Patient and doctor attitudes towards obesity in pregnancy

Type Article

Journal Article


S. Lee; Y. O’brien; K. Astbury

Year of publication



Irish Medical Journal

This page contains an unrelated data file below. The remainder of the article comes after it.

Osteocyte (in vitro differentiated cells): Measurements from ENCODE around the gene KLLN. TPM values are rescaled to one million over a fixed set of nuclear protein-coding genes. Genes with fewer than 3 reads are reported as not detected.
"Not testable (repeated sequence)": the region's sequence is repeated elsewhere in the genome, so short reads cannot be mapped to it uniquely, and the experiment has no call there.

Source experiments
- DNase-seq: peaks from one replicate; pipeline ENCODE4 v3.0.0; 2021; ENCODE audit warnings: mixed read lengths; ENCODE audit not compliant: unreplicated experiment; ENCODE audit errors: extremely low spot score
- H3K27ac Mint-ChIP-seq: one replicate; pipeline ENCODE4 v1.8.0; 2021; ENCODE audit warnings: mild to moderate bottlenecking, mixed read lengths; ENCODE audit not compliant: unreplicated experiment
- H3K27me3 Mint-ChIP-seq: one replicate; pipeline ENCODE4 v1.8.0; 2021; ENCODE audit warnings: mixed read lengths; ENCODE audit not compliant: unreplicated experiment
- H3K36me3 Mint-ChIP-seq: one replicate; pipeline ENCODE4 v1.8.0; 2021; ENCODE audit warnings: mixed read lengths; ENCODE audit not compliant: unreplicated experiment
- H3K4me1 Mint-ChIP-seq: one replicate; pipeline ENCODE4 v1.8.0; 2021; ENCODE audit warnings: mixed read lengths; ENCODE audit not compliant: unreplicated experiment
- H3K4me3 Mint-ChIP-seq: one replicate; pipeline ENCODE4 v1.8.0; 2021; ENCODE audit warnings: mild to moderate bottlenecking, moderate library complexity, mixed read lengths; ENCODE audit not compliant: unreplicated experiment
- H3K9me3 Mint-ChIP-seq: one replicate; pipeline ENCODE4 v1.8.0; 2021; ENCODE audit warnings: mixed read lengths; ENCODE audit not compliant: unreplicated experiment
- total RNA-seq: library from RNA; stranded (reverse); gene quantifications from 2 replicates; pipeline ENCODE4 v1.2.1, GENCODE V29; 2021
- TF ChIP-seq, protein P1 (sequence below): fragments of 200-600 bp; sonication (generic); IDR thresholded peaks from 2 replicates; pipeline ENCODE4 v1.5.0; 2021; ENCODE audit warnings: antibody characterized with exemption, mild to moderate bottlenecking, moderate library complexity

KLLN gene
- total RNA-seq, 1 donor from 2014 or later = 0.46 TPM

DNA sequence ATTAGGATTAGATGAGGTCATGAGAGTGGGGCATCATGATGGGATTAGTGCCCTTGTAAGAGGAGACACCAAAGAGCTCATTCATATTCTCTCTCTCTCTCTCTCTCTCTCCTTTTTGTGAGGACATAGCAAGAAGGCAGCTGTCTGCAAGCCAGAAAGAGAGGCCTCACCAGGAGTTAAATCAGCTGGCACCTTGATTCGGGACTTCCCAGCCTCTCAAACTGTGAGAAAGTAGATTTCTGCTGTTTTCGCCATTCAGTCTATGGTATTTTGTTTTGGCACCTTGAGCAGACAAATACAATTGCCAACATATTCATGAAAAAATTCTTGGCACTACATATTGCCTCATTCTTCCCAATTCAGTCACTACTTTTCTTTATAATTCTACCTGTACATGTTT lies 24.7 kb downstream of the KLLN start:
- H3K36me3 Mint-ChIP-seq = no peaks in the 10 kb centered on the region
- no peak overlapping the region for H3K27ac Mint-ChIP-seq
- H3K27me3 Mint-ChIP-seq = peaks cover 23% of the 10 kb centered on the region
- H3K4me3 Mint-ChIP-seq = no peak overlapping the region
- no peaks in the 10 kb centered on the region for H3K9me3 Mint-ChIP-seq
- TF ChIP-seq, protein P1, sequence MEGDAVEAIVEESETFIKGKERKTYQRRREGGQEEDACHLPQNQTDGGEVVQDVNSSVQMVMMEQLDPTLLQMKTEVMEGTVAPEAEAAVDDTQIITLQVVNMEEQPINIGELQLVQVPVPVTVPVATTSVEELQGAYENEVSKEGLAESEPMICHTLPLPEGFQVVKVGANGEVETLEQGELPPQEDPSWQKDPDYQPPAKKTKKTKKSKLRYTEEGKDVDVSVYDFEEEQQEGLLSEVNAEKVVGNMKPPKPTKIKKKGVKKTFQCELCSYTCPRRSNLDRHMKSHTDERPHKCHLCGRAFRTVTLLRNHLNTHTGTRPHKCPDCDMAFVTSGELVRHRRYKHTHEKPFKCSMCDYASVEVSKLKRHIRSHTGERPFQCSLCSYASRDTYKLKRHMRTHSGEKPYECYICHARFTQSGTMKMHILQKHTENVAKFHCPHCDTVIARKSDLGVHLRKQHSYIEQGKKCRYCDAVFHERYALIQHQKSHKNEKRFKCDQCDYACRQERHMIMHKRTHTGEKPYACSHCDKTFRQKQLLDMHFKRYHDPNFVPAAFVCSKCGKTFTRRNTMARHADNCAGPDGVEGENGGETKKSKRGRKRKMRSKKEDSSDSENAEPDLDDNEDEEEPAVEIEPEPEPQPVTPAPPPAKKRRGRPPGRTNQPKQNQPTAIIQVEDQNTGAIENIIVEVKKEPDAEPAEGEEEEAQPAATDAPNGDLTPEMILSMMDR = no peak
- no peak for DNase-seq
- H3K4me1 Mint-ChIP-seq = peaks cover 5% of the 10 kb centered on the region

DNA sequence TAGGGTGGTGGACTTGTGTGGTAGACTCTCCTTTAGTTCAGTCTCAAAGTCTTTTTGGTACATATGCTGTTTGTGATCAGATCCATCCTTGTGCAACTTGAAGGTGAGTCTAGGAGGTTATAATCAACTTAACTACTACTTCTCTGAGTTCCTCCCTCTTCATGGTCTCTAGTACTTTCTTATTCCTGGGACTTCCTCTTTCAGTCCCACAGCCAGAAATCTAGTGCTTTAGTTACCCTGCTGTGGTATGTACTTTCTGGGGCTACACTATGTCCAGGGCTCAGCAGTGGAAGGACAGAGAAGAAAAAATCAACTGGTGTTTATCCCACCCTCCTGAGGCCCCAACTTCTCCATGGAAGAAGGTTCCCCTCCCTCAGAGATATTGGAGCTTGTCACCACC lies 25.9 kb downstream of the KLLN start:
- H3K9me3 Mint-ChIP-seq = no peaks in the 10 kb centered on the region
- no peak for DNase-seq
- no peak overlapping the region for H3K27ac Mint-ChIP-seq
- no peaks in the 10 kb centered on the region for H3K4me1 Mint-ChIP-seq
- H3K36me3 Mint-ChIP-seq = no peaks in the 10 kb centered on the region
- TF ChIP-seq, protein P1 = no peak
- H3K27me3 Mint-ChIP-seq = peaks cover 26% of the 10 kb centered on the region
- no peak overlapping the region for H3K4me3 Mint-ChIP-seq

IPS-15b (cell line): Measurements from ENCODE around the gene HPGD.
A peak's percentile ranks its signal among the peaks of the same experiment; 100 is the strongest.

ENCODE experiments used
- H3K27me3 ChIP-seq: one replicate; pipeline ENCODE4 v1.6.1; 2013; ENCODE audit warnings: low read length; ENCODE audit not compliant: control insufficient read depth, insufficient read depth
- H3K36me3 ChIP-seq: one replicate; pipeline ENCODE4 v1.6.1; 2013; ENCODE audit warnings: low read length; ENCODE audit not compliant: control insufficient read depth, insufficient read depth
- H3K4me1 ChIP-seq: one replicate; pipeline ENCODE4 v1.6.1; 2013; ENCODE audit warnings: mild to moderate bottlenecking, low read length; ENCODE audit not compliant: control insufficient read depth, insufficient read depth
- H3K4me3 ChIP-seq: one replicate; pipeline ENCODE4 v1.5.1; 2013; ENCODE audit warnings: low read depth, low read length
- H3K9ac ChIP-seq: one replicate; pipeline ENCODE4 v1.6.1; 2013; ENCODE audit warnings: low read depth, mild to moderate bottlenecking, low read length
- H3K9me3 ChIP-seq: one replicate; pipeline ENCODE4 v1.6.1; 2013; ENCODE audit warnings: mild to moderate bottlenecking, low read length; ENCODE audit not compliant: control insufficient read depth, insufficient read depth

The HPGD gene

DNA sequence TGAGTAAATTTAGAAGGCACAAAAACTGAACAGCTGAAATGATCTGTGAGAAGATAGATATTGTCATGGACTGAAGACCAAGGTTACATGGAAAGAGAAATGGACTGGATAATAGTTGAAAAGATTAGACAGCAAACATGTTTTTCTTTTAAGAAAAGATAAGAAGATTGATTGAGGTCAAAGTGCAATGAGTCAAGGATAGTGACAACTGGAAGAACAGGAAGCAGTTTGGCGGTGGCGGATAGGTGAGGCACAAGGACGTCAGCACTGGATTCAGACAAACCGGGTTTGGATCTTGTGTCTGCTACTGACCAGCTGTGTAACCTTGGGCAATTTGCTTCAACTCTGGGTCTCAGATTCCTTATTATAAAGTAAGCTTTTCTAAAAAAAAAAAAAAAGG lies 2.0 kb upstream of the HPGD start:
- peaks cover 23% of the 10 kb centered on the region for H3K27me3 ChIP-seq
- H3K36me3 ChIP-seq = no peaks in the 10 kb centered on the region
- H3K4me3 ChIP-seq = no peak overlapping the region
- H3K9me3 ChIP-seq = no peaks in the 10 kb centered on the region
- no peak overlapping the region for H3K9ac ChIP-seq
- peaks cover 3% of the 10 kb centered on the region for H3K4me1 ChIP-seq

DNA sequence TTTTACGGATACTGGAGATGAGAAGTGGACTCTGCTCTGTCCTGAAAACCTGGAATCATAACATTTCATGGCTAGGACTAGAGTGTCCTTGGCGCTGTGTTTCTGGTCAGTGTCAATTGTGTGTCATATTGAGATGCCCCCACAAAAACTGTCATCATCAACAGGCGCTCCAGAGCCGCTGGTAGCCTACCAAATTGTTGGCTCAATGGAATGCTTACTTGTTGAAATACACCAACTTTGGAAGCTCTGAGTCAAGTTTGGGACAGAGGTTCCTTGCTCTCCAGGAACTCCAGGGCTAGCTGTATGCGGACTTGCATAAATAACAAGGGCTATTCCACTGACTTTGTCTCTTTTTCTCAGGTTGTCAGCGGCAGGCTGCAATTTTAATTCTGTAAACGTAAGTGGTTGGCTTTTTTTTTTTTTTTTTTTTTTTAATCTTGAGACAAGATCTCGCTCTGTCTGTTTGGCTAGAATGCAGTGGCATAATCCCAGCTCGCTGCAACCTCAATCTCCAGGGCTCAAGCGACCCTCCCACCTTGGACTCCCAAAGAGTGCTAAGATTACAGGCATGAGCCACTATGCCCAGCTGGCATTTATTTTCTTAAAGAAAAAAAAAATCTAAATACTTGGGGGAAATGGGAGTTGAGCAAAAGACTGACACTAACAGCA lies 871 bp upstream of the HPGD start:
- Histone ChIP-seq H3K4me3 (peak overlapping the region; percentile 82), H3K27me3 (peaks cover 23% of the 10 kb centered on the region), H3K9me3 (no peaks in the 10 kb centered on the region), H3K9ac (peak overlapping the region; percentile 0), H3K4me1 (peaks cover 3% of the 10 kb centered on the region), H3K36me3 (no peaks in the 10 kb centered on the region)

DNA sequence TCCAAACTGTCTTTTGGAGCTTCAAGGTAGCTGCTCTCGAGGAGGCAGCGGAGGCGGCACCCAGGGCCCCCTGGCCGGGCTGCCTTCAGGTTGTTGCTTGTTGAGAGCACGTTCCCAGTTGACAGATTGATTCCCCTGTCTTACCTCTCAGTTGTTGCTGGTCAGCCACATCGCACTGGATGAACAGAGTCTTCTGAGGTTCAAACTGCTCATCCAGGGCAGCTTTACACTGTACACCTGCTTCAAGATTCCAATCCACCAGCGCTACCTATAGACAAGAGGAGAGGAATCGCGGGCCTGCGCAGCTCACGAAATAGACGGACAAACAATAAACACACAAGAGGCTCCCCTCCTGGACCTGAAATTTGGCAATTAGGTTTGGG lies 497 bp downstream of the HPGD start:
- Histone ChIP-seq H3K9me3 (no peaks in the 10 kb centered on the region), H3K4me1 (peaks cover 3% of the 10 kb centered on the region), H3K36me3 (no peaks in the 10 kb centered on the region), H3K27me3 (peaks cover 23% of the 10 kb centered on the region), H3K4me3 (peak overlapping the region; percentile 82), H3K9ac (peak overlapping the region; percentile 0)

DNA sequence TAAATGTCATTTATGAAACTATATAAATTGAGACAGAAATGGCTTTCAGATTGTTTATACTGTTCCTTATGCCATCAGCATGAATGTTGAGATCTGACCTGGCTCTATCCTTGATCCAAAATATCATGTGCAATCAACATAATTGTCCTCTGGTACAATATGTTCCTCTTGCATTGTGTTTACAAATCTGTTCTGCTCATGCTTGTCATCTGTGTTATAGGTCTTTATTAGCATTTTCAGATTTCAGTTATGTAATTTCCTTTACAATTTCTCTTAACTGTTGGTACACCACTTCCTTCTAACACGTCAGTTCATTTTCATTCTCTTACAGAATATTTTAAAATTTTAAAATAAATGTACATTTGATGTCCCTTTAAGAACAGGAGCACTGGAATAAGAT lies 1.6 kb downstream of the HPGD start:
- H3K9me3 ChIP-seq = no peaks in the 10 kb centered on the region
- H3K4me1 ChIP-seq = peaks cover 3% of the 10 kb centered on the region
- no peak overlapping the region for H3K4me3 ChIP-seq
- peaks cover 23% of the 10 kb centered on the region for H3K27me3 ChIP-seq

Aim This study aimed to assess antenatal patients’ knowledge of the risks associated with obesity in pregnancy and to identify factors that hinder communication between patients and doctors on this issue. Methods Qualitative surveys were circulated to women at their booking visits and to doctors working in the unit. Results 76 women and 20 doctors were recruited to the study. 58% (n=44) of women were overweight and 25% (n=19) were obese. Most women (82%, n=62) reported being aware of the risks associated with obesity in pregnancy. 8% (n=6) said they would be upset if a doctor addressed their weight with them; however, the preferred healthcare provider to address weight was a midwife. Women preferred to receive information from a healthcare provider than a leaflet or online source. 70% (n=14) of doctors did not address weight unless the woman’s BMI was >34.9kg/m2. The most common reason for not addressing weight was not wanting to upset the woman (20%, n=4), however only 35% (n=7) of doctors were aware of services available to offer to obese women. Conclusion Women want healthcare providers to address weight management with them. Doctors should be proactive in discussing obesity and be able to provide appropriate support measures for obese obstetric patients.